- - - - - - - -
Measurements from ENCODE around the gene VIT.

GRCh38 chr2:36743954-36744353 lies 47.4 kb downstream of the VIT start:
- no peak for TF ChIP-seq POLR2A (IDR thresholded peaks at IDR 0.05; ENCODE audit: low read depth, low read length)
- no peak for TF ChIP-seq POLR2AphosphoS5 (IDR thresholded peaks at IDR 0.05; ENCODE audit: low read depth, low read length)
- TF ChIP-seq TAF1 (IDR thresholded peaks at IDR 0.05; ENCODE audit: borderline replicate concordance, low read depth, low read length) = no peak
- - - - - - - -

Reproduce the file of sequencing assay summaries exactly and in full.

Measurements from ENCODE around the gene VIT.

GRCh38 chr2:36743954-36744353 lies 47.4 kb downstream of the VIT start:
- no peak for TF ChIP-seq POLR2A (IDR thresholded peaks at IDR 0.05; ENCODE audit: low read depth, low read length)
- no peak for TF ChIP-seq POLR2AphosphoS5 (IDR thresholded peaks at IDR 0.05; ENCODE audit: low read depth, low read length)
- TF ChIP-seq TAF1 (IDR thresholded peaks at IDR 0.05; ENCODE audit: borderline replicate concordance, low read depth, low read length) = no peak